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So-Called ‘Assault Weapons’ Ban Introduced in Congress… Yet Again

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House Democrats are bringing the Assault Weapons Ban back.

This time they want to add a few tweaks to it.

U.S. Rep. David N. Cicilline, D-RI, recently introduced H.R 1296, the Assault Weapons Ban of 2019. Cicilline is not alone as 190 co-sponsors from his party have joined him in pushing this piece of gun control legislation forward.

Guns.com provided a sobering breakdown of what this latest gun grab entails.

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For a start, the bill would “would bar the importation, production, or transfer of 205 firearms by name to include a myriad of semi-auto AR-15 and AK-47 variants.” Beyond that, “any semi-auto rifle with a detachable magazine and any “military-style feature” such as a barrel shroud, pistol grip or threaded barrel” would also fall under the ban. Semi-auto rifles with a fixed magazine “capable of holding more than 10 rounds” would also face the wrath of this ban.

A companion bill in the Senate, which seasoned gun controller Dianne Feinstein introduced in January, has similar language This version of the AWB includes a “nationwide ban on adjustable stocks, Thordsen-style stocks such as used in “featureless rifles” marketed in states like California, “assault pistols” that weight more than 50 ounces when unloaded, and popular pistol stabilizing braces that have become widespread in recent years.” This bill has 28 co-sponsors so far, which are all Democrats.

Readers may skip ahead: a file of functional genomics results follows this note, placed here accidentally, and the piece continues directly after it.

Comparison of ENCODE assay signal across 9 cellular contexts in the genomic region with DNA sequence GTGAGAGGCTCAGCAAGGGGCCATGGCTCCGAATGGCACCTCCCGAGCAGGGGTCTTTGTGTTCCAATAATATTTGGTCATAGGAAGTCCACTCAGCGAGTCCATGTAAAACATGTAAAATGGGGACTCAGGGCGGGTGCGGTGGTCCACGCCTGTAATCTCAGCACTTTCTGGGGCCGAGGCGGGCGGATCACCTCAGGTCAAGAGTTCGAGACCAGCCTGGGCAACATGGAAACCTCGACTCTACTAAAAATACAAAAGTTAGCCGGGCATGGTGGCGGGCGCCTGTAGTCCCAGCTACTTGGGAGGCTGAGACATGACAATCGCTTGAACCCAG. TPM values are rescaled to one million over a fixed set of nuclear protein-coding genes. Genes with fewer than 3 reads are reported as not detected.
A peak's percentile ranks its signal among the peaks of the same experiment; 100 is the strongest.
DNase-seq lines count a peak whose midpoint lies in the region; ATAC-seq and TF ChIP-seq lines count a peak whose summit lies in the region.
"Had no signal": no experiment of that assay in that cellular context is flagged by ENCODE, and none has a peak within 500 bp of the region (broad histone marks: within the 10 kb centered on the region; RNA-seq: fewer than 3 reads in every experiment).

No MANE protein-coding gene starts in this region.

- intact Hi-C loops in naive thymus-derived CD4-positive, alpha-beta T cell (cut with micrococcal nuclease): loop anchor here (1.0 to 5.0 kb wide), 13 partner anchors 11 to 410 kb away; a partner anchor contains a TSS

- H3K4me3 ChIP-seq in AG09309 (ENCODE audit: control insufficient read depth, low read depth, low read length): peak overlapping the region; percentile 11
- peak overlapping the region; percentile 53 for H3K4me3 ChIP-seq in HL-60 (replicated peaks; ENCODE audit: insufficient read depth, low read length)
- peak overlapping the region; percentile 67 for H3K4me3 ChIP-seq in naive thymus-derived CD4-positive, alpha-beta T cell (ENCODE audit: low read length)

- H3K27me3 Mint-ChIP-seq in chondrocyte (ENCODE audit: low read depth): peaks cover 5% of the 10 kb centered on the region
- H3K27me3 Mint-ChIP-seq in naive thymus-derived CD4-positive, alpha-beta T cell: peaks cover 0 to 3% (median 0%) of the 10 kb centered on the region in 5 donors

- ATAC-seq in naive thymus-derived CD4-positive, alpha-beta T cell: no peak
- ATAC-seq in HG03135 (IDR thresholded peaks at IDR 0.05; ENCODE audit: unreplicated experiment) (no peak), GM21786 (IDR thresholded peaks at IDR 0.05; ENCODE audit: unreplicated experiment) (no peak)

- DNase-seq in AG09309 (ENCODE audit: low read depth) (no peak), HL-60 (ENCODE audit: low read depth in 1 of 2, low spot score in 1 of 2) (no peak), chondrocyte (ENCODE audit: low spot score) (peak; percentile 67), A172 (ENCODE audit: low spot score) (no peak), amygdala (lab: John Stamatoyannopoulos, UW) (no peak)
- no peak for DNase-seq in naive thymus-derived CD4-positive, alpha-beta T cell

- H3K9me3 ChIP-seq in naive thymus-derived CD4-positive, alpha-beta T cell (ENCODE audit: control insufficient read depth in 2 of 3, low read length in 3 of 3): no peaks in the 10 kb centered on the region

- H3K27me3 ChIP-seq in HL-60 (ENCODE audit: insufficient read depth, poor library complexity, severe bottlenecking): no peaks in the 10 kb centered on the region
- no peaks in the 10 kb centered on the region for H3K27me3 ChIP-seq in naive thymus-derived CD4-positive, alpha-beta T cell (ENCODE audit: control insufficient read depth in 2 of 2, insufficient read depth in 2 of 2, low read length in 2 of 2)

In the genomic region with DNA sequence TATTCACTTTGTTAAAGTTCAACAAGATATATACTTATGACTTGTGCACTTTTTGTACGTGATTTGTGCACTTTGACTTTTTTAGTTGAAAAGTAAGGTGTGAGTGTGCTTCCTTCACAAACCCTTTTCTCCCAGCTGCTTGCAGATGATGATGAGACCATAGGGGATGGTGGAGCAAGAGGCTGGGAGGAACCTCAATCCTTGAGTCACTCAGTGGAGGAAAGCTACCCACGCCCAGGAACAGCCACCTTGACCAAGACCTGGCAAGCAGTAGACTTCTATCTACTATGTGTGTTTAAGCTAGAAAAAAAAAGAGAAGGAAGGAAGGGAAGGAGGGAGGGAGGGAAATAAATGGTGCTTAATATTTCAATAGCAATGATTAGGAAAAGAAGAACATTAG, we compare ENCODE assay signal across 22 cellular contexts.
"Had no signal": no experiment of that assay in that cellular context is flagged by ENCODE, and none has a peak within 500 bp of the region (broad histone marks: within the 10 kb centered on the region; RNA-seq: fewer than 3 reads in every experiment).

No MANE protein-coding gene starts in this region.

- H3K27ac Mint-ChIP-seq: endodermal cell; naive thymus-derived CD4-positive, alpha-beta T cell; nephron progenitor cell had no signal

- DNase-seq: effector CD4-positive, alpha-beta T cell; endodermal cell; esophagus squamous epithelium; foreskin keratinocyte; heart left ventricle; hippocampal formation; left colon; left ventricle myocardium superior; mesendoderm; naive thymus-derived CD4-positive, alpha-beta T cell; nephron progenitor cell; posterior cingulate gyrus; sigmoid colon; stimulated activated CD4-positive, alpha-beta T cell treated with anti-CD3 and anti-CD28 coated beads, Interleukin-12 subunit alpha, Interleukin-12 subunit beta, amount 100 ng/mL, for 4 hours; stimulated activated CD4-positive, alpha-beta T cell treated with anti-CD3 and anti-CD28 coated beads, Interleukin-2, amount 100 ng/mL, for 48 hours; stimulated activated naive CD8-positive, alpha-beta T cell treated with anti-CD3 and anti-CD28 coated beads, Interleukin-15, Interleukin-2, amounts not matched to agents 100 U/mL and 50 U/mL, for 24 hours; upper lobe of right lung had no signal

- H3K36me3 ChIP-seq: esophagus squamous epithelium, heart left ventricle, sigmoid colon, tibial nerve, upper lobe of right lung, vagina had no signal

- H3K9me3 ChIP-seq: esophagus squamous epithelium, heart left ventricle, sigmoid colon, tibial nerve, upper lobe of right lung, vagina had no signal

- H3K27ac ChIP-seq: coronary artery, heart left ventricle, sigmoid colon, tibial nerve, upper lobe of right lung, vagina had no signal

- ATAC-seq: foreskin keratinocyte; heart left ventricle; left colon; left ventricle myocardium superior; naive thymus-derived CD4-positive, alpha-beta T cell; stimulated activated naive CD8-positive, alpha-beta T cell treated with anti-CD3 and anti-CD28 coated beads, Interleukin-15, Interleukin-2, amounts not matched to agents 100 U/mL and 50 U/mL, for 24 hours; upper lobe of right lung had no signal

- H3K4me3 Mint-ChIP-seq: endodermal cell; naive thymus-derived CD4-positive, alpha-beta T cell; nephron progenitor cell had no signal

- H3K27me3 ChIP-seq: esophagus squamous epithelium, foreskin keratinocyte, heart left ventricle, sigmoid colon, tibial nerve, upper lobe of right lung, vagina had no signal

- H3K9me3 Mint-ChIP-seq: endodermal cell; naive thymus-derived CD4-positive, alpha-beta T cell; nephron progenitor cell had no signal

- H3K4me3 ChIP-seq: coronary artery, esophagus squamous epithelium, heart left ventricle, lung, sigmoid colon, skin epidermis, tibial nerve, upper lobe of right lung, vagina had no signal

The latest iteration of the AWB is just a sneak preview of the slew of gun control that has oozed out of Congress. Although the AWB has a small chance being signed into law, anti-gun Democrats understand that it’s a conversation starter.

The original Assault Weapons Ban was signed during the Clinton Administration in 1994 and expired during the Bush administration in 2004.

Despite warnings from gun controllers that crime would soar after the AWB expired, murder rates actually decreased by 3.6 percent from 2003 to 2004. However, this decline was no isolated trend. From 1993 to 2013, gun ownership per person increased by 56 percent, while gun violence dropped by 49 percent. Additionally, homicide rates hit a 51-year low in 2014.

At the end of the day, “assault weapon” is a politically invented term that is meant to arouse fear among the general public. Although so-called “assault weapons” like the AR-15 appear like fully automatic rifles, they actually function closer to handguns in terms of fire settings.

However, perception is reality in politics. Gun control advocates will stretch the truth as much as possible to have their way politically.

For that reason, pro-gun activists must not fall for the “assault weapon” farce.

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